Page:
1. Increased empathy
Fiction helps to increase people’s empathy with others, a handful of psychological studies find.
All sorts of narratives, including literary fiction, TV shows and even certain video games could help boost our fellow-feeling.
Literary fiction, in particular, which simulates the social world, may help to boost our empathy with others.
One study gave people a test of empathy after they had either read some literary fiction or some nonfiction.
It was the literary fiction which produced the most empathetic response in people.
2. Greater mental flexibility
Writing which challenges the reader to think more deeply could boost mental flexibility, new research finds.
People who read poetry and other texts that required them to re-evaluate the meaning showed fascinating changes to patterns of activation in the brain.
Greater mental flexibility — which these patterns suggested — allows people to better adapt their thoughts and behaviours to evolving situations.
Rather than always being guided by habits, people with greater mental flexibility are better at seeking out new solutions.
3. Higher rationality and creativity
Reading has repeatedly been linked to creativity.
One study has found that, after reading fiction, people have a lower ‘need for closure’ (Djikic et al., 2013).
The ambiguous nature of fiction encourages people to accept more ambiguous thoughts.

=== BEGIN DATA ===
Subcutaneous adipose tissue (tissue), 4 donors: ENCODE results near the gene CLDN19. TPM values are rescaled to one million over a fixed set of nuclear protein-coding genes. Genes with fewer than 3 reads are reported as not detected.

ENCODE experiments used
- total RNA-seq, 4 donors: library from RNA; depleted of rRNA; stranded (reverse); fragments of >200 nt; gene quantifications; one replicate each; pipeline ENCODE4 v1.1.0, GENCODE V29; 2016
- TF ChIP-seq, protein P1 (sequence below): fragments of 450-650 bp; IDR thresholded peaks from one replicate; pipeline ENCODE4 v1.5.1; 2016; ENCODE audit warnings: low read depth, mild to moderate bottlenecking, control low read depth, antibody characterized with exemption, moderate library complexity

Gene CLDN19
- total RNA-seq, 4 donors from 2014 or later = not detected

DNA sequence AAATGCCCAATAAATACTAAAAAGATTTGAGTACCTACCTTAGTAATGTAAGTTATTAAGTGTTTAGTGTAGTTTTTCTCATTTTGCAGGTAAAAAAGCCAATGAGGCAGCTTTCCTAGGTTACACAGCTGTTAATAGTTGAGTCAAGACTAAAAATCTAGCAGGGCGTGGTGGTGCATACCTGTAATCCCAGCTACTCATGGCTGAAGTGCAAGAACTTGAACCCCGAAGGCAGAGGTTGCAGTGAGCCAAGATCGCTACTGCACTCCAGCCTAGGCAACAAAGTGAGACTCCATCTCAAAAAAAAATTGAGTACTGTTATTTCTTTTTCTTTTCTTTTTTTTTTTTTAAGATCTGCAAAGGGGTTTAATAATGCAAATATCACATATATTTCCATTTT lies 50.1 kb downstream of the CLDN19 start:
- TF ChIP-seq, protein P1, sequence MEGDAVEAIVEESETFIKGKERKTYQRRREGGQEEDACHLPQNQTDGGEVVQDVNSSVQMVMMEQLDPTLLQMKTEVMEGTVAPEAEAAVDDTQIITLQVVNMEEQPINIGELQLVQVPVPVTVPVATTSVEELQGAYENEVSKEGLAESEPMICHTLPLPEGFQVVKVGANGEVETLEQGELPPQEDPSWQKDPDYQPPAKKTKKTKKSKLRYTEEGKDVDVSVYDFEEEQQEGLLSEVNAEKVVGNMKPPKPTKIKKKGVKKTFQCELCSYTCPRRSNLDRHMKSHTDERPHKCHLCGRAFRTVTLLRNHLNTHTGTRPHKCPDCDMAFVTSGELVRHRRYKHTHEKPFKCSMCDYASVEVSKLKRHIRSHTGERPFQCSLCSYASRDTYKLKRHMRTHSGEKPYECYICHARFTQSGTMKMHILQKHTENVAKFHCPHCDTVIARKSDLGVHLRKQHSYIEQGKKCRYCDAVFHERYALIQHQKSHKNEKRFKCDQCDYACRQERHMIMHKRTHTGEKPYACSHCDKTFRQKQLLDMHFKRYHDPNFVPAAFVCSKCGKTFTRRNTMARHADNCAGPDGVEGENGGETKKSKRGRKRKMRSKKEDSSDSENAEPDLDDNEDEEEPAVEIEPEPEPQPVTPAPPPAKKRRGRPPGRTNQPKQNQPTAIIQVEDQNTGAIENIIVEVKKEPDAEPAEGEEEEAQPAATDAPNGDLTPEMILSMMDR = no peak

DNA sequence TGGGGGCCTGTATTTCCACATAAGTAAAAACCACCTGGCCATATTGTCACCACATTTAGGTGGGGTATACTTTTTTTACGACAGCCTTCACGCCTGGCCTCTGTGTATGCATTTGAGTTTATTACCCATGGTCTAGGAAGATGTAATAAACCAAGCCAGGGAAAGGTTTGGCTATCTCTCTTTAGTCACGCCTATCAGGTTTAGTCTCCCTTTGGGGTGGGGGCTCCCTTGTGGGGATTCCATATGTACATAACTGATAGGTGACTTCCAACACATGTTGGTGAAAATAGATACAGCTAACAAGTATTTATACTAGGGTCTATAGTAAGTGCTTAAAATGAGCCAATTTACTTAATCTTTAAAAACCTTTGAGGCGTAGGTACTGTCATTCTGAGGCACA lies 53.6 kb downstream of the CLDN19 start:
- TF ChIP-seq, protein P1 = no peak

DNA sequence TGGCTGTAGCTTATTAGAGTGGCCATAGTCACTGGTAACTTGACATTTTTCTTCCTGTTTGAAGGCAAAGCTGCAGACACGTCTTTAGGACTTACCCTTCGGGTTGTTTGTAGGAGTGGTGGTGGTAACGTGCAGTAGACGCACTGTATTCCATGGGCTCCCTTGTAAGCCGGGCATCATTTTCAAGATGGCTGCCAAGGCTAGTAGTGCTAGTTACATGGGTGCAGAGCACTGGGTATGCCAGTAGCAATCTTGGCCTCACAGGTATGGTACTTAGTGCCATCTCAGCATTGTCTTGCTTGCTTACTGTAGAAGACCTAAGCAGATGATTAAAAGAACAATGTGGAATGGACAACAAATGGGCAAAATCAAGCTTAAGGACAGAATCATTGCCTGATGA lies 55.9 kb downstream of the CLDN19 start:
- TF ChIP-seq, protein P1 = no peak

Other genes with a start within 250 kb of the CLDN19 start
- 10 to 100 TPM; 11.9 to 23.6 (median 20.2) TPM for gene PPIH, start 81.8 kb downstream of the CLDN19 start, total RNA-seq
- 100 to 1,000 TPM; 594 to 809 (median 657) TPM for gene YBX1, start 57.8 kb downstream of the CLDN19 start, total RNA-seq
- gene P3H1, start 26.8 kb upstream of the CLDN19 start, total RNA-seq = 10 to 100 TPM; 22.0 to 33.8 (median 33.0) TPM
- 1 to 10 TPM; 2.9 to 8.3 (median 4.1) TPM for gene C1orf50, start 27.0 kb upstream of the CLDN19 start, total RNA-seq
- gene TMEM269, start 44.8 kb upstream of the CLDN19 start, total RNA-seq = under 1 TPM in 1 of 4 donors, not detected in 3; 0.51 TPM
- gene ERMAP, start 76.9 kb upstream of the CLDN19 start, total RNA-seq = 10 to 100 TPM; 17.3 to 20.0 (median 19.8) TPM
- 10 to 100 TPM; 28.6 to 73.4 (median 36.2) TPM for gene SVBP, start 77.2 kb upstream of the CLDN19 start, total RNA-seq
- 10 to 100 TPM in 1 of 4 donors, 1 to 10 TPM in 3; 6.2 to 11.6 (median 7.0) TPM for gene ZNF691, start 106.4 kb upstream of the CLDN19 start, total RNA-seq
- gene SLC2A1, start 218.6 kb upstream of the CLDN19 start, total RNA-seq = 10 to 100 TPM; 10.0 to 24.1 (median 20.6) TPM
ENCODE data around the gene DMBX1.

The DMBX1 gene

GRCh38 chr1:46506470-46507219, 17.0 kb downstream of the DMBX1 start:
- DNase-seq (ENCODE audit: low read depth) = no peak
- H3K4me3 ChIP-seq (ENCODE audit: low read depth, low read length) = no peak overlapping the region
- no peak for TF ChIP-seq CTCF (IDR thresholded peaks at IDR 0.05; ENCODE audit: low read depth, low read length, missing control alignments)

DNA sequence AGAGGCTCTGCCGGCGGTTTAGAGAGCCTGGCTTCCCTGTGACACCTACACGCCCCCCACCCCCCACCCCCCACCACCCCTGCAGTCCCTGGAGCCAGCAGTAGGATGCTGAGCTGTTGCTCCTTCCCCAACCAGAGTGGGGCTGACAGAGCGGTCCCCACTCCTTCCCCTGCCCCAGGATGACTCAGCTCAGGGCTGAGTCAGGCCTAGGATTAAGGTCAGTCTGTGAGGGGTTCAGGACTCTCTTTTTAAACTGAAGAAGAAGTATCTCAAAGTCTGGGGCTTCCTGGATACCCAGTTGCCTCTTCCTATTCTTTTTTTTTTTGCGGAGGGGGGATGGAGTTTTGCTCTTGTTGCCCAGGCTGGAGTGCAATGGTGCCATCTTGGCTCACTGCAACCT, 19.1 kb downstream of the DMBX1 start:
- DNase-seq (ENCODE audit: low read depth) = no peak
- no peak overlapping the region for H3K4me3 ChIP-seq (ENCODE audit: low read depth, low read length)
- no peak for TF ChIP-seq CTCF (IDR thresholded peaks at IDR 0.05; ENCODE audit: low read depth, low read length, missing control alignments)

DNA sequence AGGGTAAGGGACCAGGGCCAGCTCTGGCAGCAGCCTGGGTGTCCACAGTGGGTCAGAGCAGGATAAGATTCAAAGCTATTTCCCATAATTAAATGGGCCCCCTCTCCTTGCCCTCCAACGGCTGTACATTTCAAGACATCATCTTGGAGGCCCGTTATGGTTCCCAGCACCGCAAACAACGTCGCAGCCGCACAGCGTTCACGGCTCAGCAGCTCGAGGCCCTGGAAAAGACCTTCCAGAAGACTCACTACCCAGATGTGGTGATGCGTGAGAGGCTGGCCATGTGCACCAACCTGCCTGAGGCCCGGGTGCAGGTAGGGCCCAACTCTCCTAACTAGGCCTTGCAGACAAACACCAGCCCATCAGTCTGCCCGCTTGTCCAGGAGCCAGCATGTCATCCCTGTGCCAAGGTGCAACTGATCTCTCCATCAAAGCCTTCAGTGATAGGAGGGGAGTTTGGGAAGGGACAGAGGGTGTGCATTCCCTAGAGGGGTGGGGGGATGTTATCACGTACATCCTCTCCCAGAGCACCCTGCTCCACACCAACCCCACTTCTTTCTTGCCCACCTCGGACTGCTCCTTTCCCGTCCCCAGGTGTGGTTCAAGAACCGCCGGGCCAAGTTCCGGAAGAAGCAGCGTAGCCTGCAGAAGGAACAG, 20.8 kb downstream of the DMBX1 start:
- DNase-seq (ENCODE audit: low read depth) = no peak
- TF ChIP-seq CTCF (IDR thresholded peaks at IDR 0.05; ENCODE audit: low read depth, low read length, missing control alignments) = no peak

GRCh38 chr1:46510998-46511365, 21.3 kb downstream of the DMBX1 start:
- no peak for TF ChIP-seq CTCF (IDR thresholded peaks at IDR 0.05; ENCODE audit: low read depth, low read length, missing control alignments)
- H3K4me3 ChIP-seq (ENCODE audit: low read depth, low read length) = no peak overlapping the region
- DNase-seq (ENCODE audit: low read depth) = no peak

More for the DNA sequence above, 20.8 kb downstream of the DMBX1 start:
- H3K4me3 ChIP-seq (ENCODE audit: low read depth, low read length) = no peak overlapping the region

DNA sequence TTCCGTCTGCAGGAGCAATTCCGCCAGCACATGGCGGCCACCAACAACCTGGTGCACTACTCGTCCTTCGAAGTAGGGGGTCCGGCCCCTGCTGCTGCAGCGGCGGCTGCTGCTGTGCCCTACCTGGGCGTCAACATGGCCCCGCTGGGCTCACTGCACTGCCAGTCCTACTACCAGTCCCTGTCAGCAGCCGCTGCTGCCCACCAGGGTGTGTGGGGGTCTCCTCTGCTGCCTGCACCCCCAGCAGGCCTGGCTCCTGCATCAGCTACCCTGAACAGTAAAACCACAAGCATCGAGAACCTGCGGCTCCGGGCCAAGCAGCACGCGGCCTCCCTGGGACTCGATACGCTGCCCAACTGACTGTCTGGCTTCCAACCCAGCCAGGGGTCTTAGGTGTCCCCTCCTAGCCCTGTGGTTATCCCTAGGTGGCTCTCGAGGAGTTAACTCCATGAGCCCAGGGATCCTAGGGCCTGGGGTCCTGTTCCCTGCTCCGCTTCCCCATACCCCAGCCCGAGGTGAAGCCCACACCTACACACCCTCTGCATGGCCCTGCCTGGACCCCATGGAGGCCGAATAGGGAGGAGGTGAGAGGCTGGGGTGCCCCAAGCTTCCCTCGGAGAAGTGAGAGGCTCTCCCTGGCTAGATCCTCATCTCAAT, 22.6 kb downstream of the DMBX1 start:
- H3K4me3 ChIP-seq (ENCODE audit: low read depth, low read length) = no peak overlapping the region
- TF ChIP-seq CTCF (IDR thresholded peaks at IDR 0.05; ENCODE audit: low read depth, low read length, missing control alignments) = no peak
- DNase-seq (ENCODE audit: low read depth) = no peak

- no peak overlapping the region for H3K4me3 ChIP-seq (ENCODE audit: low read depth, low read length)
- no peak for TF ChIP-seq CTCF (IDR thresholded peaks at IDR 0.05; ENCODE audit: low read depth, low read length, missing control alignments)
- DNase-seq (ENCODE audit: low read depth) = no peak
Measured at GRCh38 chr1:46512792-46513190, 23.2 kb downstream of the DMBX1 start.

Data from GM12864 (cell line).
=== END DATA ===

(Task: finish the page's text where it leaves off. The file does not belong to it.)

Thinking about and accepting ambiguity is thought to be a key to creativity.
When you can entertain multiple perspectives, it is easier to see new possibilities.
4. Brain connectivity and function
A study in which participants’ brains were scanned before, during and five days after reading a novel has found persistent neurological changes.
The results showed that there were changes in the brain’s resting state that persisted after participants had finished reading the novel.
The study’s lead author, Professor Gregory Berns, explained:
“Even though the participants were not actually reading the novel while they were in the scanner, they retained this heightened connectivity.
We call that a ‘shadow activity,’ almost like a muscle memory.”
5. Lower prejudice
Learning about other people’s worlds can help to reduce prejudice.
One study of the Harry Potter books suggested that they could significantly reduce prejudice against homosexuals, refugees and immigrants (Vezzali et al., 2014).
6. Stave off dementia
Activities that stimulate the brain have been shown to stave off dementia.
And what could be much more stimulating than some challenging reading?
One study found that people who read later in life have a 32% lower rate of declining mental abilities (Wilson et al., 2013).
Other studies have also suggested that reading is linked to lowered risk of Alzheimer’s.
7. Extend life
A new study reveals that reading books can enhance lifespan for up to two years and improve the quality of life.
→ Explore PsyBlog’s ebooks, all written by Dr Jeremy Dean:
The study found that people who read books for just 30 minutes a day lived two years longer compared to non-book readers.